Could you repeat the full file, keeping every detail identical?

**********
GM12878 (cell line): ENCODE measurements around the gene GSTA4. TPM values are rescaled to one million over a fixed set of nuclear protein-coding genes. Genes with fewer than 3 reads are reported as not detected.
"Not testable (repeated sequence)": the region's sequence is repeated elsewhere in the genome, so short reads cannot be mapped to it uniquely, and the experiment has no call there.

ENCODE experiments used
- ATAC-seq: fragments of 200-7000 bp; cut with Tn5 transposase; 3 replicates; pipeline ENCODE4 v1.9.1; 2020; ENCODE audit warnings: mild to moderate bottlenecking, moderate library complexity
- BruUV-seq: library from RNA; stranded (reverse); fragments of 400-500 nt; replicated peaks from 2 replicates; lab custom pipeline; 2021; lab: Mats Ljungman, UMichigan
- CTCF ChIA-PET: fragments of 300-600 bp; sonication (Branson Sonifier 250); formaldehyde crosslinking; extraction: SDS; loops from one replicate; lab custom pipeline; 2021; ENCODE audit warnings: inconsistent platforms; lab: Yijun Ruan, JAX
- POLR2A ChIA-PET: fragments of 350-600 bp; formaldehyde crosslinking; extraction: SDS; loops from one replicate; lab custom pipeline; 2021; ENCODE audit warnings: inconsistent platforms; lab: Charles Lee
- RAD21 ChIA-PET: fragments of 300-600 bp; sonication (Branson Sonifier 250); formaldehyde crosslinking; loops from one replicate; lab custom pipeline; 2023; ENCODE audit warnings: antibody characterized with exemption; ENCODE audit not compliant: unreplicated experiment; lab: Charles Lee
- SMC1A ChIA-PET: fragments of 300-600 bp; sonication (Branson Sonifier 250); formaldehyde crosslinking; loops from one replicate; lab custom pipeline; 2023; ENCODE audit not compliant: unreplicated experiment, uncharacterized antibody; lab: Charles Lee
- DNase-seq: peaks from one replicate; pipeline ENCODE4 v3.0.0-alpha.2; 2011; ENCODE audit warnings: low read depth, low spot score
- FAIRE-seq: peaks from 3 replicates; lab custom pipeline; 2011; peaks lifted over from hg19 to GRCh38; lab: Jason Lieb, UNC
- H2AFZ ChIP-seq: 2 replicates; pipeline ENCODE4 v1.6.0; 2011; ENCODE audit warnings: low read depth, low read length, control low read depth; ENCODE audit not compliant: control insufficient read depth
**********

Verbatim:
GM12878 (cell line): ENCODE measurements around the gene GSTA4. TPM values are rescaled to one million over a fixed set of nuclear protein-coding genes. Genes with fewer than 3 reads are reported as not detected.
"Not testable (repeated sequence)": the region's sequence is repeated elsewhere in the genome, so short reads cannot be mapped to it uniquely, and the experiment has no call there.

ENCODE experiments used
- ATAC-seq: fragments of 200-7000 bp; cut with Tn5 transposase; 3 replicates; pipeline ENCODE4 v1.9.1; 2020; ENCODE audit warnings: mild to moderate bottlenecking, moderate library complexity
- BruUV-seq: library from RNA; stranded (reverse); fragments of 400-500 nt; replicated peaks from 2 replicates; lab custom pipeline; 2021; lab: Mats Ljungman, UMichigan
- CTCF ChIA-PET: fragments of 300-600 bp; sonication (Branson Sonifier 250); formaldehyde crosslinking; extraction: SDS; loops from one replicate; lab custom pipeline; 2021; ENCODE audit warnings: inconsistent platforms; lab: Yijun Ruan, JAX
- POLR2A ChIA-PET: fragments of 350-600 bp; formaldehyde crosslinking; extraction: SDS; loops from one replicate; lab custom pipeline; 2021; ENCODE audit warnings: inconsistent platforms; lab: Charles Lee
- RAD21 ChIA-PET: fragments of 300-600 bp; sonication (Branson Sonifier 250); formaldehyde crosslinking; loops from one replicate; lab custom pipeline; 2023; ENCODE audit warnings: antibody characterized with exemption; ENCODE audit not compliant: unreplicated experiment; lab: Charles Lee
- SMC1A ChIA-PET: fragments of 300-600 bp; sonication (Branson Sonifier 250); formaldehyde crosslinking; loops from one replicate; lab custom pipeline; 2023; ENCODE audit not compliant: unreplicated experiment, uncharacterized antibody; lab: Charles Lee
- DNase-seq: peaks from one replicate; pipeline ENCODE4 v3.0.0-alpha.2; 2011; ENCODE audit warnings: low read depth, low spot score
- FAIRE-seq: peaks from 3 replicates; lab custom pipeline; 2011; peaks lifted over from hg19 to GRCh38; lab: Jason Lieb, UNC
- H2AFZ ChIP-seq: 2 replicates; pipeline ENCODE4 v1.6.0; 2011; ENCODE audit warnings: low read depth, low read length, control low read depth; ENCODE audit not compliant: control insufficient read depth